The Canadian Reading Challenge: Northwest Territories
After a running start at the beginning of the year, I’ve realized that I’m probably not going to reach my goal of reading a book that takes place in or was written by an author from each of the 13 Provinces and Territories within a year. However, I’d rather it take longer than planned than just give up, so I’m jumping back in!
I was initially drawn to On Thin Ice because it features polar bears, which I find beautiful. If you ever visit me, you’ll see them in various art forms around my home.
At the same time, I was hesitant because it discusses climate change. It’s not that I don’t think this is an important cause; in fact, it’s one that I worry about quite a bit, so I was worried that the book would upset me. I might have given it a pass, but I didn’t want to offend my brother-in-law who lent it to me. Can you blame me, considering it was Peter Carver, the book’s editor?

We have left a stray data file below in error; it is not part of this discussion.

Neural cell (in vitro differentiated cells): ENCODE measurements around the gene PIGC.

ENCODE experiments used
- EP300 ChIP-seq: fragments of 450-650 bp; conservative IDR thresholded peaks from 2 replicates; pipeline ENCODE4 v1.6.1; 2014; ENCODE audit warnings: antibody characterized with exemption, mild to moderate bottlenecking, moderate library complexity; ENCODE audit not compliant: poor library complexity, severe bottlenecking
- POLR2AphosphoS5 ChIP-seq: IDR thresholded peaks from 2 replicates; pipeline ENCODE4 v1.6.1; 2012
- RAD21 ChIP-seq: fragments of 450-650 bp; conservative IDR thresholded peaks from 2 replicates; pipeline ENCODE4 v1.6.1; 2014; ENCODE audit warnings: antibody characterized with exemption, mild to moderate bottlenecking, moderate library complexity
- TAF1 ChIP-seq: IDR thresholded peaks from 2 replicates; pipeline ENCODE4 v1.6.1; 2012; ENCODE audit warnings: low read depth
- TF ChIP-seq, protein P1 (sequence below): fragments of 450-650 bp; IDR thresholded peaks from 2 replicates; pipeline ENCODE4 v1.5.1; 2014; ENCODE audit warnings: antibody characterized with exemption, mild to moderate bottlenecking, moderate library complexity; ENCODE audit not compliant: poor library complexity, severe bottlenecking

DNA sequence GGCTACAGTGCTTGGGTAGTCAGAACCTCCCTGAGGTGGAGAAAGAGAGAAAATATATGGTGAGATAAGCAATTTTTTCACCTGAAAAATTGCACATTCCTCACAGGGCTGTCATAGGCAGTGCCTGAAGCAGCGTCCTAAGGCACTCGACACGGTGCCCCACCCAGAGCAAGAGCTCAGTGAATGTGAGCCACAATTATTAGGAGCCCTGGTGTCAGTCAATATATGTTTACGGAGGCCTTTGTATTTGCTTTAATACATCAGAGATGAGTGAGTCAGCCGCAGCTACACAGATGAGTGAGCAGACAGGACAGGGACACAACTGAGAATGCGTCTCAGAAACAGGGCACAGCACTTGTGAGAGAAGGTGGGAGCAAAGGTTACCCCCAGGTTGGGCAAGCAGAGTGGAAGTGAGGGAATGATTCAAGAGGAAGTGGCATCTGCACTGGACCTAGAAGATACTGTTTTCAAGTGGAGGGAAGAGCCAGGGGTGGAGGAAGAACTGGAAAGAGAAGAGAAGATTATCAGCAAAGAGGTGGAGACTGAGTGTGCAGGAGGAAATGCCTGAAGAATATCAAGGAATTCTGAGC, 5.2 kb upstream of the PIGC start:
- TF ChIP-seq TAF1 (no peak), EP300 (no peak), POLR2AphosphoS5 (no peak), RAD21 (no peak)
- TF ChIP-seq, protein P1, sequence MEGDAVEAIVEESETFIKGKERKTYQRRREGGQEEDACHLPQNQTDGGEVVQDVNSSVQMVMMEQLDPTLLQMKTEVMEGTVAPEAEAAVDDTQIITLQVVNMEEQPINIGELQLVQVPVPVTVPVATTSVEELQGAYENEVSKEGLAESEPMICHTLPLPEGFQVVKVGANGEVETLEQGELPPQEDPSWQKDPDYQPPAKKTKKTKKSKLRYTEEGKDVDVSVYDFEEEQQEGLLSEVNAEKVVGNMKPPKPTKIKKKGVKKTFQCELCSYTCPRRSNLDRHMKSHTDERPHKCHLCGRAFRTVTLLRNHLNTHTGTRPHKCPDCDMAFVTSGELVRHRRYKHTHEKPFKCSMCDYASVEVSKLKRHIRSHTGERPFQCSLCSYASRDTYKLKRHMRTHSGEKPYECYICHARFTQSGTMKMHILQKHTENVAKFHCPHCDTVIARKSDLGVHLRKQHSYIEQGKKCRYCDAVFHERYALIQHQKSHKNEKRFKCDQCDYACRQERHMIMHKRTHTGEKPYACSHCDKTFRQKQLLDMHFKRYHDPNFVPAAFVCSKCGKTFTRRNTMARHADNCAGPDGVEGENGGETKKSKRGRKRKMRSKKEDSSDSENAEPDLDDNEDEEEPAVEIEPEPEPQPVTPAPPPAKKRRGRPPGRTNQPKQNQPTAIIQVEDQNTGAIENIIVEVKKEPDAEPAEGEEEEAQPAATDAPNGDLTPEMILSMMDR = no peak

I needn’t have worried. It was a very enjoyable read, with likable characters and an entertaining, often exciting, story. Coming into it with no knowledge of Canada’s Great White North other than what I learned in elementary school (which was next to nothing), I also found it informative and enlightening, with an interesting blend of folklore, science, and new age thinking.
In fact, the quote by Peter Irniq, Inuit Cultural Activist & Former Nunavut Commissioner, which appears on both the back cover and in the Foreword, was the only direct message about climate change. The rest of it is simply part of the story, as we see its impact on the people and wildlife of the Arctic.
Now that I’ve sampled Jamie Bastedo’s work, I’m looking forward to reading Tracking Triple Seven, which was also edited by Peter Carver, and maybe some of his other titles as well.